October 20, 2017

Why the War Against Illegal Drugs is Pretty Much Unwinnable

Last week, while reading a newspaper article on the war against illegal drugs, I suddenly realized that it is an unwinnable war.

The war against illegal drugs is pretty much unwinnable because the people who are involved in the trafficking and distribution of illegal drugs (the top kingpins) are very powerful and, apparently, very well connected. Here, I am not talking about the foot-soldiers at the bottom end of the illegal drug trafficking and distribution chain. I am not talking about the mules who carry illegal drugs in false bottoms of suitcases and the boys who sell drugs in street corners. Those are neither powerful nor well connected. As a matter of fact, such are routinely arrested, prosecuted and sentenced to stiff jail terms. For instance, in the website where Medford mugshots are posted, you will also tend to find a brief outline of the offenses for which the offenders are in jail: because the mugshots in question are simply the photos of the current Jackson County jail inmates. Now going through those brief outlines, you soon discover that a significant number of those people are in jail on drug-related charges. But those, in my estimation, are mostly the foot-soldiers in the drug trade: the mules and the boys who sell drugs on street corners. The kingpins are not so easily nailed. They are, apparently, powerful and well-connected. And this makes the war against drugs to be pretty much unwinnable.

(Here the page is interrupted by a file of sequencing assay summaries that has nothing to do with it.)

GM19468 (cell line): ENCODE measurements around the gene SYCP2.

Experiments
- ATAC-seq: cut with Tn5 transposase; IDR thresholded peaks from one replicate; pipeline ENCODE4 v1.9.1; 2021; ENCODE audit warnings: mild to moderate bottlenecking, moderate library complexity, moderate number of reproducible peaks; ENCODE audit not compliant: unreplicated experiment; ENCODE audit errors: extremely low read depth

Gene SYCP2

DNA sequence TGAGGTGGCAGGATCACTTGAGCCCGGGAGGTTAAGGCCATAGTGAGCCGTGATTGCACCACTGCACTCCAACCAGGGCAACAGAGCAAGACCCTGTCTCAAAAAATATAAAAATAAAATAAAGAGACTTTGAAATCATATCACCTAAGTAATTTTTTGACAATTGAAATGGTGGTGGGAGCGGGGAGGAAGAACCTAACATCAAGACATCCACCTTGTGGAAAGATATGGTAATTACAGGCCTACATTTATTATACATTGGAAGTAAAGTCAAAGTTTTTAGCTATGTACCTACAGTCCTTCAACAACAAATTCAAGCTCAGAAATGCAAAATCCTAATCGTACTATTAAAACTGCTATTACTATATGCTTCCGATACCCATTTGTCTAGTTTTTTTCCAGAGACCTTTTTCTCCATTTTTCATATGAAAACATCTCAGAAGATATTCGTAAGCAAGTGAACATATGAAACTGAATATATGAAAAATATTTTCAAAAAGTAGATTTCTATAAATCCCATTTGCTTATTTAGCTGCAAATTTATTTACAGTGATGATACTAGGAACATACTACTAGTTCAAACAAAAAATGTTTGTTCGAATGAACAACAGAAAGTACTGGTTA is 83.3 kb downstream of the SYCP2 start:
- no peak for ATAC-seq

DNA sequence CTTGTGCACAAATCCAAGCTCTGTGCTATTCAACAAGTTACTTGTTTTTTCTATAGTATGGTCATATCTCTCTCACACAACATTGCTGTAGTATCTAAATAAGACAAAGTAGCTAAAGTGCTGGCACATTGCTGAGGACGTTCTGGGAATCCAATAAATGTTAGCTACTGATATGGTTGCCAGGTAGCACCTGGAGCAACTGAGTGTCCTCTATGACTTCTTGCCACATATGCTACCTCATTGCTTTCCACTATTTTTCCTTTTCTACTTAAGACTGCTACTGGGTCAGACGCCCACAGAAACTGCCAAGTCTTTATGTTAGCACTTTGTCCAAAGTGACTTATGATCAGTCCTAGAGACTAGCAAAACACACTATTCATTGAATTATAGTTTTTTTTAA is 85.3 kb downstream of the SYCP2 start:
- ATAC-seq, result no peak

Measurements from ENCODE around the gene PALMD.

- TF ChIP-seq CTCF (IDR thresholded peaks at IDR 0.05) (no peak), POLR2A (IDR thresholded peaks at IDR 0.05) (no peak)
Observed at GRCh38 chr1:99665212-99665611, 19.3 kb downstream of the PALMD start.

The war against illegal drugs is pretty much unwinnable because the trade in illegal drugs is very lucrative. A lot of money is made in the trade. This is money that can be used to buy influence. It is money that can be used to buy protection from high places. And pretty much everybody has a price tag, or so we are told.

At yet another level, the war against illegal drugs is pretty much unwinnable because it is self-perpetuating. It is perhaps out of appreciation for this fact that some nations are opting to legalize certain drugs: in order to disrupt the international cartels that are responsible for the self-perpetuating nature of the illegal drugs trade.